Rappahannock County Highpoint Trip Report

The Pinnacle (3,730 ft)

Date: August 21, 2003
Author: Gene Daniell

Start at Jewell Hollow Overlook near milepost 35 on Skyline Drive in Shenandoah National Park. Pick up the AT, which runs along the north edge (just below) the overlook clearing. The AT climbs moderately east-southeast for some distance, then swings north and passes to the right of a 15-foot rock pinnacle which is (I hope) a bit lower than the summit. Soon it passes somewhat to the right of the flat, rather briery west summit (3,730 feet), swings to the east-northeast, passes a good outlook to the north, traverses a shallow saddle, and runs along the south edge of the east summit (3,720+ feet) ridge crest. The east summit is a narrow rough rocky ridge with many "teeth" of approximately equal elevation that can be easily ascended from the AT. I climbed several of these teeth, which have good views. From them, the west summit appears to be higher but of course this impression is aided by the somewhat taller trees that grow on the west summit. The east summit ridge is the type of formation which is particularly poorly rendered by a topo map with 40-foot contours, so it is hard to be sure but I think a high-point-bagger's best bet is to brave the briars (definitely not pleasant, but by no means hallacious) on the west summit and visit the several boulders that appear to be potential highest points.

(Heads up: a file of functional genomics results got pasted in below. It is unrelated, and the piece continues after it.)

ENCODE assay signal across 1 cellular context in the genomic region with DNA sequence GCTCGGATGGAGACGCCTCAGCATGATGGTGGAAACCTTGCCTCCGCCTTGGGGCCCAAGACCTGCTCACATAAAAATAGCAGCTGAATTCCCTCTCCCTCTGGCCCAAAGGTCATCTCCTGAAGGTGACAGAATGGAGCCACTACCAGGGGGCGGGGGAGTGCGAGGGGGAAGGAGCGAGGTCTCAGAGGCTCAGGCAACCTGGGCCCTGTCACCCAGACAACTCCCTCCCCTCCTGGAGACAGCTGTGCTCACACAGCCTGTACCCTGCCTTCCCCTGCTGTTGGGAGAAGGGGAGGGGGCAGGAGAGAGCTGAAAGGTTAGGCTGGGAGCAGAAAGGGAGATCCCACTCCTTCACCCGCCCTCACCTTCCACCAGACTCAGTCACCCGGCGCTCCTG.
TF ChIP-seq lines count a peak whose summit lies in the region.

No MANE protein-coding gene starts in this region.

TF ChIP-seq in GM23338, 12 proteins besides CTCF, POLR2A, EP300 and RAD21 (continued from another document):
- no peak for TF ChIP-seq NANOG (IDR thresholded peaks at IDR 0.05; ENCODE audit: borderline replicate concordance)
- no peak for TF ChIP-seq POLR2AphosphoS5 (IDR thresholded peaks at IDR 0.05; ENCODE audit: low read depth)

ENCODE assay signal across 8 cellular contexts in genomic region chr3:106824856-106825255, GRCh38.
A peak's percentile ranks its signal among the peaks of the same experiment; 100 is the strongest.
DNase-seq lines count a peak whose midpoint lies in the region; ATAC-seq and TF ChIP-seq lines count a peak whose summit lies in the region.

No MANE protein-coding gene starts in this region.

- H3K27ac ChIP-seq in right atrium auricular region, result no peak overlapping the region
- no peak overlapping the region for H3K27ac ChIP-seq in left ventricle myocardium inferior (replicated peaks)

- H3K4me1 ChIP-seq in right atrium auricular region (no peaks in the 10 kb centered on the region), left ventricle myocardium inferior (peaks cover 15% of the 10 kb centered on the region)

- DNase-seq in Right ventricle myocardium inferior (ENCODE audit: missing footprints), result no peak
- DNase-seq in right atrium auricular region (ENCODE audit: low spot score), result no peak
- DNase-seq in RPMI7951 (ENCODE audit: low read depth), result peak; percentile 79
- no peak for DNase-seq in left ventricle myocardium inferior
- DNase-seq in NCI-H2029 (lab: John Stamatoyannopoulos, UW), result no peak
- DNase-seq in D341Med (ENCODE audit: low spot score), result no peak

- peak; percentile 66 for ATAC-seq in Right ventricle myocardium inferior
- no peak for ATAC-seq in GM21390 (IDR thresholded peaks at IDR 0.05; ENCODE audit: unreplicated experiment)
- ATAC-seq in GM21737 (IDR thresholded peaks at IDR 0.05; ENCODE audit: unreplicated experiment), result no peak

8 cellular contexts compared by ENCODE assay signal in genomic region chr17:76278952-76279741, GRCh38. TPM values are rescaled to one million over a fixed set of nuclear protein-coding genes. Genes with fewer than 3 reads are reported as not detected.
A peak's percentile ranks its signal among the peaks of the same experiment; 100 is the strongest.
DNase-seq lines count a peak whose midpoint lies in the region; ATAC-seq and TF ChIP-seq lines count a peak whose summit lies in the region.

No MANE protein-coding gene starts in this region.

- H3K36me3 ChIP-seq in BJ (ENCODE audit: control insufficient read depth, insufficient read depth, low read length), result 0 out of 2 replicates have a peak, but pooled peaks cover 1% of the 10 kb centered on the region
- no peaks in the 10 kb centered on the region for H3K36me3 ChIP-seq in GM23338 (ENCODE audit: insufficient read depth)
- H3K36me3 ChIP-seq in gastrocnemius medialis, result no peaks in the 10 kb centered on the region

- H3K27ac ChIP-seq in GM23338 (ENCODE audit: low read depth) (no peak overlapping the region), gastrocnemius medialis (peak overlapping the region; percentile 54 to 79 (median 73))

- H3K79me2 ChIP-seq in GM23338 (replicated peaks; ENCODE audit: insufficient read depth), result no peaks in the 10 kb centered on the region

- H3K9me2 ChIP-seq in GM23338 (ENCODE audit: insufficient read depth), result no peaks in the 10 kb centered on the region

Both John Garner and Roy Wallen seem to be voting for the east summit as the high point but I can't agree, though it would take quite a bit of effort with appropriate tools to be sure and there is that problem with the trees that prevent you from seeing the actual ground of the west peak from the east peak. On the other hand, if you believe that the area at or above 3,720 feet on the east summit is as large as what is shown on the map, then it's quite possible that the summit rocks rise more than 10 feet above the 3,720 foot level. I would recommend that COHP-baggers visit and explore both areas.